Even before their morning press event on Capitol Hill to push their “gun free” businesses idea, Seattle Mayor Mike McGinn and Washington CeaseFire were being heavily panned by a majority of people commenting at the Seattle Times, KOMO, Seattle P-I.com and KING websites, and lurking in the background are some questions.
Does this have anything to do with recent Open Carry activism in Seattle? If this effort began as a reaction to Open Carry – singling that practice out for harassment – it is looking more and more like a public relations debacle.
Who paid for the decals? CeaseFire's Ralph Fascitelli told Examiner via e-mail that his group paid for the design, but he is "not sure" who paid for the printing. The city paid for it, according to various reports.
The Bellevue-based Citizens Committee for the Right to Keep and Bear Arms issued a press statement about 30 minutes before the media event Monday morning, in which Chairman Alan Gottlieb said the move is aimed at “political theater rather than public safety.”
If McGinn was looking for a campaign issue in an effort to win a second term against State Sen. Ed Murray, who beat him in the primary earlier this month, a ploy that essentially promotes discrimination based on lifestyle choice – exercising a fundamental, constitutionally-protected civil right – may have been the wrong horse for the mayor and CeaseFire to climb aboard.
On the Open Carry forum, one observer stated, “At least crooks will know which places to rob. This is Seattle. Where it's better to wrap yourself in a warm blanket of utopian ideas instead of dealing with the harshness of reality.” The reaction over on the Washington Arms Collectors' Facebook page is just as interesting.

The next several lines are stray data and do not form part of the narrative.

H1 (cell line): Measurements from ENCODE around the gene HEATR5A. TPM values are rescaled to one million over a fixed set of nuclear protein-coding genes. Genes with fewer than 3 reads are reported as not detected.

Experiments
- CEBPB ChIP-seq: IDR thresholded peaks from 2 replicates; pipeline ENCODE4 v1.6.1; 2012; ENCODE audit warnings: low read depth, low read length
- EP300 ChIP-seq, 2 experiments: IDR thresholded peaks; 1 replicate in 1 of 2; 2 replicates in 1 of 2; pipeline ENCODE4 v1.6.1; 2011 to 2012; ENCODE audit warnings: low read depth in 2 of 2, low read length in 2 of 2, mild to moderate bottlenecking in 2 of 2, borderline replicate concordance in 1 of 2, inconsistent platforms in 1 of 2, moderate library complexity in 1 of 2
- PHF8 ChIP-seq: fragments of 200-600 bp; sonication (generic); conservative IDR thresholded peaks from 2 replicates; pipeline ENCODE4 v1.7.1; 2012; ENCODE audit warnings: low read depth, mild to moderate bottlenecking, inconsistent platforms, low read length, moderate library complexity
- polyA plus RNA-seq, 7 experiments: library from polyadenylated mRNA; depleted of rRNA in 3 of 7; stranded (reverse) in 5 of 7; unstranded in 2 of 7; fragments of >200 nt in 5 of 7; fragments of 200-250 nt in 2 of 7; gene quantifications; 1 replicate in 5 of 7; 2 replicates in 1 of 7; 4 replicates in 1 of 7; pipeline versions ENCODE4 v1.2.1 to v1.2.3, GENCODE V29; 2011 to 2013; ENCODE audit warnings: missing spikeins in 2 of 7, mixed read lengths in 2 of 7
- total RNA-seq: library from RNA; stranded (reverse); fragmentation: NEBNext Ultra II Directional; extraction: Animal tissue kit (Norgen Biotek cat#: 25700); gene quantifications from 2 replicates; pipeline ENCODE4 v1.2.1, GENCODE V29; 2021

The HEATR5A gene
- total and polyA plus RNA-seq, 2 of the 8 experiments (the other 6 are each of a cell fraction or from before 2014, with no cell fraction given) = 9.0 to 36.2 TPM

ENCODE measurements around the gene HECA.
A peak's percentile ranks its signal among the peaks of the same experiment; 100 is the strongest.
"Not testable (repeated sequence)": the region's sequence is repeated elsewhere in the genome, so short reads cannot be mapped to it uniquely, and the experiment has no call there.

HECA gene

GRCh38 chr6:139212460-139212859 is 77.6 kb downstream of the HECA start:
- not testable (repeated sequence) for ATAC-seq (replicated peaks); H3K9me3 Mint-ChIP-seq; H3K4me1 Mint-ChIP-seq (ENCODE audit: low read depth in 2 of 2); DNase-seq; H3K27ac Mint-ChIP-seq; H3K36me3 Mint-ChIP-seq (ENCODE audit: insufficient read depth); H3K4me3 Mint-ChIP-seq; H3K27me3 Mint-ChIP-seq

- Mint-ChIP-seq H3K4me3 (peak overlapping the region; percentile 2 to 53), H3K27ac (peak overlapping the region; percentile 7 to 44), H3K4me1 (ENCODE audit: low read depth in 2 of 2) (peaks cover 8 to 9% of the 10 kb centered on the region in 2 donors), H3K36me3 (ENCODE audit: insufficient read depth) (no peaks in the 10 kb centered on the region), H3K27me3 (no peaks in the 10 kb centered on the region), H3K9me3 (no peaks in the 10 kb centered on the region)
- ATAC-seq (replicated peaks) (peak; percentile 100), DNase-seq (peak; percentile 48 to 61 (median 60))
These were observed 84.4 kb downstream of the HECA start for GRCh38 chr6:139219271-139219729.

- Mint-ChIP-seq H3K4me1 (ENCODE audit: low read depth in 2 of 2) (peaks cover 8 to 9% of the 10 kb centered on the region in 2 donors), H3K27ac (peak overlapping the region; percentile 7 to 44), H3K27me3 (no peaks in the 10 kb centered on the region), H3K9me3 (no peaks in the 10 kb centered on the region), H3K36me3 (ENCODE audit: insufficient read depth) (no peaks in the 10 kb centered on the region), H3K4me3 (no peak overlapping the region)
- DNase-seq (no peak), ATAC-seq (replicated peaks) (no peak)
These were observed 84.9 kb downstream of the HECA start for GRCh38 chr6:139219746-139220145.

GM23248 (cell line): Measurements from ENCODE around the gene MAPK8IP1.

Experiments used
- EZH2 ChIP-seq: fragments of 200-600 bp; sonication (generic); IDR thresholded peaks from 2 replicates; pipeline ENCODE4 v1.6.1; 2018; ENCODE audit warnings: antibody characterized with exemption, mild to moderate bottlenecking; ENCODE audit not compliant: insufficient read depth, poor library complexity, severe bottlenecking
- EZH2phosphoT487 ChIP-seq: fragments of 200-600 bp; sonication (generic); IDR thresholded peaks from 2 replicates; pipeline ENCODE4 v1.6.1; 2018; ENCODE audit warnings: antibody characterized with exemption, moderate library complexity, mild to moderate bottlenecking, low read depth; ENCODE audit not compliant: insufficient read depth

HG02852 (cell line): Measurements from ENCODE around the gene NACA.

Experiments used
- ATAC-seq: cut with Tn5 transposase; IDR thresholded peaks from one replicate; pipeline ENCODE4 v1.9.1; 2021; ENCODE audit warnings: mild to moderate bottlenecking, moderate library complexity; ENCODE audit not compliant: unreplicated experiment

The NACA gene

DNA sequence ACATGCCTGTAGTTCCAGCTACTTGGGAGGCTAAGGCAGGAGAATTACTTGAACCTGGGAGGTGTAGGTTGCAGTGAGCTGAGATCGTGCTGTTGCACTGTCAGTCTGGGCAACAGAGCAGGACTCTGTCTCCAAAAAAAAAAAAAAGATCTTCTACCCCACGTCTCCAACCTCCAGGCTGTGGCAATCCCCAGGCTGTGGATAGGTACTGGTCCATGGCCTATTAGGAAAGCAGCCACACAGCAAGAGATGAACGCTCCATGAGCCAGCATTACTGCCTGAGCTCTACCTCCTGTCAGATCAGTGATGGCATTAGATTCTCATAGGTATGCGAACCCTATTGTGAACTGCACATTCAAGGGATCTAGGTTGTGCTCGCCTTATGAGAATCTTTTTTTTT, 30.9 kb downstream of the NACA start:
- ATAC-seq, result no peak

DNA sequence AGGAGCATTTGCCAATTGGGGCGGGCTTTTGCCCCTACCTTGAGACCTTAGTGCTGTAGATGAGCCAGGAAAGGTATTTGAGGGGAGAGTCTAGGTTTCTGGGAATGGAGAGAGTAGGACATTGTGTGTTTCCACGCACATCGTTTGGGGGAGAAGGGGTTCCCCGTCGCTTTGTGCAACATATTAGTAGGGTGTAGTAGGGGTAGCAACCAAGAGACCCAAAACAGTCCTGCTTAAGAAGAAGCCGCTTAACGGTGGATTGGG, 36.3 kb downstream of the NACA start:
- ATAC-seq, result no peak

This may be an attempt to coerce Starbucks and other “firearms neutral” businesses to buckle under to what appears to be a social bigotry movement. Coffee shops and other establishments that abide by state law and cater to armed citizens have refused to budge on their business philosophy.
Gottlieb noted in his press release that participating businesses could take a financial hit by discriminating against potential customers. As of this morning, according to the Department of Licensing, there are more than 442,000 active concealed pistol licenses in the state, and that is a huge audience to be alienating.
“If these businesses are willing to alienate hundreds of thousands of law-abiding potential customers,” Gottlieb observed, “it’s their bottom line that could ultimately suffer.”
Gottlieb also raised the specter of legal recourse if a customer is harmed in one of these gun free establishments because he or she was prohibited from being armed. He said in such an event, “the business and its owner should be held personally liable by the victims of this foolishness.”
Seattle Councilman Bruce Harrell, chairman of the Public Safety Committee and former mayoral candidate, told the Seattle Times that McGinn might better spend his time trying to undo the state’s 30-year-old model preemption statute. That has been attempted before, but it has invariably been rejected by state lawmakers who do not wish to return the state to a patchwork of different, and sometimes contradictory, gun laws.
In 1983, the legislature passed a uniform law that prevents cities from passing their own gun ordinances. It was strengthened two years later, and has served as a model for state preemption laws around the country. A lawsuit that prevented Seattle from adopting an administrative regulation banning guns from city park facilities was won by CCRKBA, the Second Amendment Foundation, National Rifle Association and Washington Arms Collectors almost two years ago, following a court battle dating back to 2008. The decision strengthened the preemption law rather than erode it.
The owner of Café Racer, scene of last year’s multiple homicide by a deranged gunman who moments later murdered a woman in order to steal her car, sided with McGinn and CeaseFire, asserting, “It sends a message that it’s not cool to just walk around with a gun all the time because bad things happen. It doesn’t happen often, but when it does, it’s really, really bad.”
People reacting to that remark disagree with its perspective, noting that when “really, really bad” things happen, it is much better to be able to defend one’s self than to wait for police, who will be minutes away when seconds count.
This move comes at the same time that the Seattle-based Washington Alliance for Gun Responsibility is pushing a 15-page gun control initiative to the Legislature, and together, these issues demonstrate to the firearms community and even non-gun owners just how extreme anti-gunners are becoming in Seattle.